In a statement, Putman said the district deserves a “fresh start” and that he believes Tedisco has positioned himself to be the Republican in line to follow Farley. He noted that Tedisco voted against the Gender Expression Non-Discrimination Act.

“It’s fair to say that Assembly member Tedisco and I have starkly different positions on a variety of issues, from campaign finance to recognizing the benefits of diversity in New York,” he said. “As an openly gay, married man it will be my honor and privilege to challenge Tedisco, a social conservative, who has voted against marriage equality and basic human right protections for lesbian, gay and bisexual New Yorkers, time and time again.”

Farley’s son, Bob Farley, attended the event on Thursday on behalf of his father, who is traveling to Florida to bring his wife, Sharon, back home to Niskayuna. Farley, 83, said last week he decided not to run again because Sharon is dealing with several health issues.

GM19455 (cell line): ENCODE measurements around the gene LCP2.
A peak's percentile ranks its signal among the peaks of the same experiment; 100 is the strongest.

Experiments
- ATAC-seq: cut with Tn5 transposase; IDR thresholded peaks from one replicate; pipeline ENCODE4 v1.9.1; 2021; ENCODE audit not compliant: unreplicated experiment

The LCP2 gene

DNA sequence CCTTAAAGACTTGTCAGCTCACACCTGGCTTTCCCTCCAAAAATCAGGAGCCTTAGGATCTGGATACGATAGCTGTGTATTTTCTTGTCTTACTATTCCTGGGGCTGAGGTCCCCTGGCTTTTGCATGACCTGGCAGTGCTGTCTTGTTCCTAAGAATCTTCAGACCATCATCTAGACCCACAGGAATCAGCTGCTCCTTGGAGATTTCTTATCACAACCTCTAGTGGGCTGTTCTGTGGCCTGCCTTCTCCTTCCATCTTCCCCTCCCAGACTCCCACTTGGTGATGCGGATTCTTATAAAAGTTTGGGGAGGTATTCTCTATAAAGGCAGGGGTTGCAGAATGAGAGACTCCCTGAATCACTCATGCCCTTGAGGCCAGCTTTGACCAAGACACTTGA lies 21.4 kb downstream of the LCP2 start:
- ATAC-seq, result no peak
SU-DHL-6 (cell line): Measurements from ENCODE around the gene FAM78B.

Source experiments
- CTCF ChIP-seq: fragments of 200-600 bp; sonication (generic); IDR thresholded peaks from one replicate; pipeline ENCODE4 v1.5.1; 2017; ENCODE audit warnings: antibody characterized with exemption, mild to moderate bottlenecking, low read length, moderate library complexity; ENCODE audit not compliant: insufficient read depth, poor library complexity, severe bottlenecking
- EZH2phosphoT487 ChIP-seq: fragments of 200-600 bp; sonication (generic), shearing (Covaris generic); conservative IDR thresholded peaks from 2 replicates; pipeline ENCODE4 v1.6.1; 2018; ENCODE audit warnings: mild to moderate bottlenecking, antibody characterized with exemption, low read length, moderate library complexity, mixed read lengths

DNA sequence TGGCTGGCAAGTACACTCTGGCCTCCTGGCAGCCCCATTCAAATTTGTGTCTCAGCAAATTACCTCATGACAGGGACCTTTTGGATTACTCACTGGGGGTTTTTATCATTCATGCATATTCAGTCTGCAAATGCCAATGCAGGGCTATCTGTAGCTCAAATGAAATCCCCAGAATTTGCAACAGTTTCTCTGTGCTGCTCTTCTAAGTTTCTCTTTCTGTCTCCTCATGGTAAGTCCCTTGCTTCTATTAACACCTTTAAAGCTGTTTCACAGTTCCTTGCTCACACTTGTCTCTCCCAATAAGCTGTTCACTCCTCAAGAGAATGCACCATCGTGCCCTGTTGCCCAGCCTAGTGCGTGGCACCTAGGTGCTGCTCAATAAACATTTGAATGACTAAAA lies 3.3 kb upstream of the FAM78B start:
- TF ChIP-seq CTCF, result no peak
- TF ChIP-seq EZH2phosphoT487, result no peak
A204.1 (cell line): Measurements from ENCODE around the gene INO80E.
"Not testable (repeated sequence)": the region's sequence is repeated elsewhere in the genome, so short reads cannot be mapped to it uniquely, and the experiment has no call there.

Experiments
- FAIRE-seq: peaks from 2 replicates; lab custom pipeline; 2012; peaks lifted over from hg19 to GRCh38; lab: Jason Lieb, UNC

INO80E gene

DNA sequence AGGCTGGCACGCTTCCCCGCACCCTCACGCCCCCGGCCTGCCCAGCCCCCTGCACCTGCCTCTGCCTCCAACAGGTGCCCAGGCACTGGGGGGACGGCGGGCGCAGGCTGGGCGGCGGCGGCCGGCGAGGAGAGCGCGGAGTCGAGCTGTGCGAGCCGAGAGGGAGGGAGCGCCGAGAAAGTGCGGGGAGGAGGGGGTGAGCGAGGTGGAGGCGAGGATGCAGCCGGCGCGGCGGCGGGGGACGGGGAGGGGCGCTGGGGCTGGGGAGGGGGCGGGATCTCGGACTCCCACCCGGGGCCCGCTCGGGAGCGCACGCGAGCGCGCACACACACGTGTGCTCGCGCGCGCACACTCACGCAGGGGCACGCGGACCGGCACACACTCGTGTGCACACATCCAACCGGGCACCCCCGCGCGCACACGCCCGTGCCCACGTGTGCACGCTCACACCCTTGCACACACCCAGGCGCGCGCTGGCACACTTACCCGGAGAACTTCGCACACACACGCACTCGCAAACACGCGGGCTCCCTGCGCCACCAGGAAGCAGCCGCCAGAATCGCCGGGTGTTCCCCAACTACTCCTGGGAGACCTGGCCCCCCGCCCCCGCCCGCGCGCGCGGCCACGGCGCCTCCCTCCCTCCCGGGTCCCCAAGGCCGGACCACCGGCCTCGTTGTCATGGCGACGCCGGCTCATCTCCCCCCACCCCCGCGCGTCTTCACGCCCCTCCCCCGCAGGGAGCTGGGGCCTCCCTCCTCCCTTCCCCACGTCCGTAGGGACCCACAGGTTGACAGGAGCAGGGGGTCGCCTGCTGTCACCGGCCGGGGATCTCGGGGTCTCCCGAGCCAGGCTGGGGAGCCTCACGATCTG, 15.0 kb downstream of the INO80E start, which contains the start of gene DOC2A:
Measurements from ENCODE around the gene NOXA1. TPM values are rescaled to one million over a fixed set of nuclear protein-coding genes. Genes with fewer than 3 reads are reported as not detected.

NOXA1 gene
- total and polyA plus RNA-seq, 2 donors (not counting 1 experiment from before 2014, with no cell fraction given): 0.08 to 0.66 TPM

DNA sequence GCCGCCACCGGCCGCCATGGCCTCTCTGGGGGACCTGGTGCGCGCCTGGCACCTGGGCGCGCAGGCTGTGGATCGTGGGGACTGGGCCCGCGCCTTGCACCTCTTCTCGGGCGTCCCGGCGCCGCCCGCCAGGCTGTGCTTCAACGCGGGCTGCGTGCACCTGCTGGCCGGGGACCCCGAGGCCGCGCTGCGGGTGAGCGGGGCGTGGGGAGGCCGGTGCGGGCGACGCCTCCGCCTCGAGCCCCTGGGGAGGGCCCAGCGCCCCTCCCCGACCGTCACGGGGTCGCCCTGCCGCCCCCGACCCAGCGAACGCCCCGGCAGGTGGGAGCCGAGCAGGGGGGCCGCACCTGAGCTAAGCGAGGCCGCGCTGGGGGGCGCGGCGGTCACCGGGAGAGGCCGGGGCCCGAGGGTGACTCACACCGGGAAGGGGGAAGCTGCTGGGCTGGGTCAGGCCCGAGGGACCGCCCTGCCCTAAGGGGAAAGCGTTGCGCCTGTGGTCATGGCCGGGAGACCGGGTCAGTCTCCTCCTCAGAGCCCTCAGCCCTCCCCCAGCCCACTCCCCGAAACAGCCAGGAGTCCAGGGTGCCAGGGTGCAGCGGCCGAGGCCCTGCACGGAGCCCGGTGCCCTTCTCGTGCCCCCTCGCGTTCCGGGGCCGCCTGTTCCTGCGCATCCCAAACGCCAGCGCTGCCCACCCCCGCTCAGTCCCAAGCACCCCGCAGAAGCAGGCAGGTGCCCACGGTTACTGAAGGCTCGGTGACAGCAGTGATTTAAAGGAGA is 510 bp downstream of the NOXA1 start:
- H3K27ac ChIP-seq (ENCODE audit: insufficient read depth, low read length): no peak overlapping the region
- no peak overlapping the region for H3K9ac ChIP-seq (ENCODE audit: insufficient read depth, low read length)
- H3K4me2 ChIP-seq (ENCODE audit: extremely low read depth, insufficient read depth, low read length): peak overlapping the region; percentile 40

“I could not be more proud of his service and his legacy,” Farley said of his father. “But [Tedisco] will continue that legacy and serve with great distinction. I could not be more proud, and more importantly, my dad could not be more proud.”

Republican state legislators who attended the event on Thursday included Sens. George Amedore, R-Rotterdam, and Kathy Marchione, R-Halfmoon, as well as Assembly members Pete Lopez, R-Schoharie, and Steve McLaughlin, R-Schaghticoke.

Tedisco has received endorsements from Republicans in Clifton Park and Schenectady County. He said the Saratoga County Republican Committee will vote on May 24 and that he had positive discussions with the Republican committees in Fulton, Hamilton and Herkimer counties.

Reach Gazette reporter Haley Viccaro at 395-3114, [email protected] or @HRViccaro on Twitter.

Categories: News, Schenectady County